Saturday, April 22, 2017

How my unschooled kid taught me Slow Video

Hey--watch this!

Or, well, maybe you don't want to. It's a little long and moves a little slow. I won't blame you if you don't. I would probably have a hard time with it myself, out of context like this on someone's blog. It's so rewarding if you do watch it, but it is hard--without a 2- or 3-year-old kid.

It's only because I have one that I discovered it.

The whole thing happened kind of by accident. I remember exactly how it happened. He was actually one year old at the time, and according to the experts (well, some experts I heard quoted one time) I shouldn't have been giving him "screen time" at all. But we had just come back from his first road trip (to my brother's wedding) and we had seen migrating geese. I had pointed them out in the sky but hadn't been sure if he understood what I was pointing at. So when we were home I put my computer on the table and told him I was going to show him geese. Youtube was just the easiest way to show him anything. There they were--geese flying, geese honking, geese splashing down in a pond. I picked videos that were mostly raw footage, because the flashy stuff labeled "for kids" had so much talking and cutting between this and that that I just wasn't sure he could follow it. He loved it. "Geese! Geese!" It was a few days of him asking for more before I figured out he thought "geese" meant "video." Ha ha.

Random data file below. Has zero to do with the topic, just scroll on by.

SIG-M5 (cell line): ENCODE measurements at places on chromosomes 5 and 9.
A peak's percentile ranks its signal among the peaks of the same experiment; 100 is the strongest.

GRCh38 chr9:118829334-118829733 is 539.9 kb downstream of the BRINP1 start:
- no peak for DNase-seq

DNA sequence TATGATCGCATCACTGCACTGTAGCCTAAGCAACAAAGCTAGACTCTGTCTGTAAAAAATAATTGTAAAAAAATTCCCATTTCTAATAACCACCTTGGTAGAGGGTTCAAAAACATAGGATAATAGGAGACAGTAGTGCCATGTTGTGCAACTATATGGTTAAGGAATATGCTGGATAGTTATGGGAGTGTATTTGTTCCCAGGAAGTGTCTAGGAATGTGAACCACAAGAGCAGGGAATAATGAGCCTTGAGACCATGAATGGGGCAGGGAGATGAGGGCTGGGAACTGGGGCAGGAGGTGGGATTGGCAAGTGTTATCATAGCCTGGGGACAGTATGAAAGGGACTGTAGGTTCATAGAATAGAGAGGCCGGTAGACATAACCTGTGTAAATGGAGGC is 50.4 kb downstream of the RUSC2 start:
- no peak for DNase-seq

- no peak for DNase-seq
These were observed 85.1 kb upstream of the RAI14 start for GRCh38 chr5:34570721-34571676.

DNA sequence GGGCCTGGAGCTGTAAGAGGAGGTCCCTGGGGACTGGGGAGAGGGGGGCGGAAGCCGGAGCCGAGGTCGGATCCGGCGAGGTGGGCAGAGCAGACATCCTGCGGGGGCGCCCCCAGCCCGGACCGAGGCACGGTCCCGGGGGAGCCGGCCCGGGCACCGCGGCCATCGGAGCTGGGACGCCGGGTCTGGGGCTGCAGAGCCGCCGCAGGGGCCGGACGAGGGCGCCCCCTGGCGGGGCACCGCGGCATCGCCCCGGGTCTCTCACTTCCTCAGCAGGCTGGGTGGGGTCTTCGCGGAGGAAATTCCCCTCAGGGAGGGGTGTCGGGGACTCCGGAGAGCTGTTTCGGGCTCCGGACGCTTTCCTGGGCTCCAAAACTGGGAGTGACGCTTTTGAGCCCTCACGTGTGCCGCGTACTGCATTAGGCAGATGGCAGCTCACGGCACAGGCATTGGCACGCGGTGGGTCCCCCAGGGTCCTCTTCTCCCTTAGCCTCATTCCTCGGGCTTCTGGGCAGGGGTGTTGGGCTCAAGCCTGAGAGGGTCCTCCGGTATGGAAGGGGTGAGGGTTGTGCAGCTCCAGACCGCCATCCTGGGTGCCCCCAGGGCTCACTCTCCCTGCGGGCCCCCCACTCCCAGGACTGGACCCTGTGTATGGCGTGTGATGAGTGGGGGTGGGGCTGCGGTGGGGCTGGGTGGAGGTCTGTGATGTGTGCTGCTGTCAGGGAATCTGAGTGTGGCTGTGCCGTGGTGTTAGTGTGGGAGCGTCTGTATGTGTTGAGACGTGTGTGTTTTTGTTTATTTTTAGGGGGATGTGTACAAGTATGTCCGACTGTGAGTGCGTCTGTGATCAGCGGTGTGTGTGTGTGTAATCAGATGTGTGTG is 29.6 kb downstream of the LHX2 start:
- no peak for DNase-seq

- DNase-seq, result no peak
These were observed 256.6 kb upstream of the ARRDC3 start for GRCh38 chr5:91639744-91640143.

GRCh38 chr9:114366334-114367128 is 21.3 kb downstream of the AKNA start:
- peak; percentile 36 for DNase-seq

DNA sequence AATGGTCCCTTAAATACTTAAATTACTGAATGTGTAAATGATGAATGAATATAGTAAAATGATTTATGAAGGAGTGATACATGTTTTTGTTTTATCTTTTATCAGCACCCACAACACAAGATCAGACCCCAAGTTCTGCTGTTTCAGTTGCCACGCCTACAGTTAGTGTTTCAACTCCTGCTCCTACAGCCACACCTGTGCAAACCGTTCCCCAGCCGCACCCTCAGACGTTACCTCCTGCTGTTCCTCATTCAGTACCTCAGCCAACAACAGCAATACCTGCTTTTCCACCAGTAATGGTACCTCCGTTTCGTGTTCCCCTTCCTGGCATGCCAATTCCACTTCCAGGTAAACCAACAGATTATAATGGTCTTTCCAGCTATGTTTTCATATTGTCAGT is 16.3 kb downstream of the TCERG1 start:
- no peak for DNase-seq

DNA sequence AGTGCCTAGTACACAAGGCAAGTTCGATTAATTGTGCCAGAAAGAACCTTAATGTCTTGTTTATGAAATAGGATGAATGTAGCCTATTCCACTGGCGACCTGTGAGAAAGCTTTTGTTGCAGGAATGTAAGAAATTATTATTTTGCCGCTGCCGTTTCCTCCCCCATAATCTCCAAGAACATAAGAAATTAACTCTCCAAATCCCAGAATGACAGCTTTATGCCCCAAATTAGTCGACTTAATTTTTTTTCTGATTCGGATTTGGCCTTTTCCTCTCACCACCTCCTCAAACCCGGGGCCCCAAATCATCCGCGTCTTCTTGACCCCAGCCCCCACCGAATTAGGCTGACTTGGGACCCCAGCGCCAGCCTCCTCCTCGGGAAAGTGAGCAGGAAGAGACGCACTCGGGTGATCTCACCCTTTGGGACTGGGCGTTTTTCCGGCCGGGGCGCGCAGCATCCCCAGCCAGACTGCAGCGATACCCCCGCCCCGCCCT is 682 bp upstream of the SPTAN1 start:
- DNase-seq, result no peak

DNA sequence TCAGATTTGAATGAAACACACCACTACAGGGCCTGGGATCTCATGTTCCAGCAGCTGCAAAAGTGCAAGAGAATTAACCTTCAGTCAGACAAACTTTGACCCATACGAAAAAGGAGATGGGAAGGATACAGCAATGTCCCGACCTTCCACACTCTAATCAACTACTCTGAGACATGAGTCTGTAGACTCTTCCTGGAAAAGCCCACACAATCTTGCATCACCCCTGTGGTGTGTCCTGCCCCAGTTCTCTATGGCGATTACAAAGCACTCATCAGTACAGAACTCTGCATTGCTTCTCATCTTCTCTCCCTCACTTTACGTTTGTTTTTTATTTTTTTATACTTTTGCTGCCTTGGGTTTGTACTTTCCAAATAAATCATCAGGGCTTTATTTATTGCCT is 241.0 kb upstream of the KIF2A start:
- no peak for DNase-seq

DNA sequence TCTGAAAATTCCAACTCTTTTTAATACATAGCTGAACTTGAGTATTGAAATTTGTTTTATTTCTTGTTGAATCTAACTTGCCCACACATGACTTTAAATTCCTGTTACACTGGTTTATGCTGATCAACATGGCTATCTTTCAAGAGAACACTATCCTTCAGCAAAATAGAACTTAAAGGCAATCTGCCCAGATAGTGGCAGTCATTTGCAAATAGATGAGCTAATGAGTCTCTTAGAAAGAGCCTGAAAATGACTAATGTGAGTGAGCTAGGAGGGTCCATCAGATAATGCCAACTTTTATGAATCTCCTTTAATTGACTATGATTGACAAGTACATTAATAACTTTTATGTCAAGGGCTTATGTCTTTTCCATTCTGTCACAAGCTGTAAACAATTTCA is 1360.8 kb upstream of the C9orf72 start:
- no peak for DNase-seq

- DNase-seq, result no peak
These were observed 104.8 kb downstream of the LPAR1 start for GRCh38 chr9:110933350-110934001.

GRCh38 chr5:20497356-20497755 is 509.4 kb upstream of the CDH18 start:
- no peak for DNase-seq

I was just the usual harassed parent of a toddler, and breakfast was one of the times I could relax a little because at least his mouth was full and his hands were busy. (We've never spoon-fed him anything. He has to do the work his own self, darnit.) Showing him videos extended that a little. From geese we went on to other birds, and pretty soon we started making our way in stages through "Winged Migration." Then I noticed it. I glanced over at him, and there was something about his eyes I hadn't noticed before. That slightly glazed, TV-watching look. Now I'm not saying anything bad about that look in itself--there's nothing wrong with relaxed immersion for Pete's sake, it's just a matter of how much of your life that is--it's just that I realized something really surprising. The other videos--his previous "screen time"--hadn't made him look like that.